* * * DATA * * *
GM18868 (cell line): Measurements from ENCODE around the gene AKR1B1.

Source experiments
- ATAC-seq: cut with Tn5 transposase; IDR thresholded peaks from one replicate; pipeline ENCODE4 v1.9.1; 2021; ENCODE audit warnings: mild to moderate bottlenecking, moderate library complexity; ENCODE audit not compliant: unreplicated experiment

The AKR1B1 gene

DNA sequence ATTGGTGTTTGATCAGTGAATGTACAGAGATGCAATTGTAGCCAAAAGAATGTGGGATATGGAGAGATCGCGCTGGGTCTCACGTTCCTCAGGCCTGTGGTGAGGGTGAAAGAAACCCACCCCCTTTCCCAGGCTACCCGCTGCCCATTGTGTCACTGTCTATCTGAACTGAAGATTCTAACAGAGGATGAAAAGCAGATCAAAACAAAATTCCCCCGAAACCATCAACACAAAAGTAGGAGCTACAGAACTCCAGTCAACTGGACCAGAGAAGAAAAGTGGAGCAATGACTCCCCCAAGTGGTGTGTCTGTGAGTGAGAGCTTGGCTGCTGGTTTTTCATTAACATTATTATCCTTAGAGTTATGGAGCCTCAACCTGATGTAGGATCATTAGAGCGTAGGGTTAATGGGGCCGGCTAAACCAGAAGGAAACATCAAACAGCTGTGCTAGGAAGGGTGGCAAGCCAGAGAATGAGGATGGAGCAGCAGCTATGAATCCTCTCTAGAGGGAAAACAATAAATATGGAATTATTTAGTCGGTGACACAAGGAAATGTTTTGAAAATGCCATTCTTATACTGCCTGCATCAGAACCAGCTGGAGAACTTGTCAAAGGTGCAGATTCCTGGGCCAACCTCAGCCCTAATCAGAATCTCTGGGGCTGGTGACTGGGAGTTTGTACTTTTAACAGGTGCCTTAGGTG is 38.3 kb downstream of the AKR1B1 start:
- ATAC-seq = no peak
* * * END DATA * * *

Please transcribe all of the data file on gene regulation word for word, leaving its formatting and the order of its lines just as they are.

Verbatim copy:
GM18868 (cell line): Measurements from ENCODE around the gene AKR1B1.

Source experiments
- ATAC-seq: cut with Tn5 transposase; IDR thresholded peaks from one replicate; pipeline ENCODE4 v1.9.1; 2021; ENCODE audit warnings: mild to moderate bottlenecking, moderate library complexity; ENCODE audit not compliant: unreplicated experiment

The AKR1B1 gene

DNA sequence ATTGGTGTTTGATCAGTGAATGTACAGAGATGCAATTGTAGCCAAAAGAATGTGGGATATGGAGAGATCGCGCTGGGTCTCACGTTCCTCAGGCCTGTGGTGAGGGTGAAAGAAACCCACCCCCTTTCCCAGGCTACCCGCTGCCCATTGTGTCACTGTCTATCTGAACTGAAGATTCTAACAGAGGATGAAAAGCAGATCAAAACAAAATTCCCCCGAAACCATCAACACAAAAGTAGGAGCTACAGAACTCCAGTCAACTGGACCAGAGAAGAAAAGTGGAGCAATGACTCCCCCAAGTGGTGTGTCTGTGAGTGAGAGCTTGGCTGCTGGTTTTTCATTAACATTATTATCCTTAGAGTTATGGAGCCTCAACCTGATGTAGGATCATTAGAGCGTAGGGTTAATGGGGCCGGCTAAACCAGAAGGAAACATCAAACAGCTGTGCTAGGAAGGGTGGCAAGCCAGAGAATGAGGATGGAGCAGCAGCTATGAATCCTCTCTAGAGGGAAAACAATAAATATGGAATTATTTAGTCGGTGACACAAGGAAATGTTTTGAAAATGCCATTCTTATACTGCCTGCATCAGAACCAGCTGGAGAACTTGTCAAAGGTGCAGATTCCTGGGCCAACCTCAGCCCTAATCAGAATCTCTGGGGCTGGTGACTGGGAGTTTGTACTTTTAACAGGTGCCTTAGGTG is 38.3 kb downstream of the AKR1B1 start:
- ATAC-seq = no peak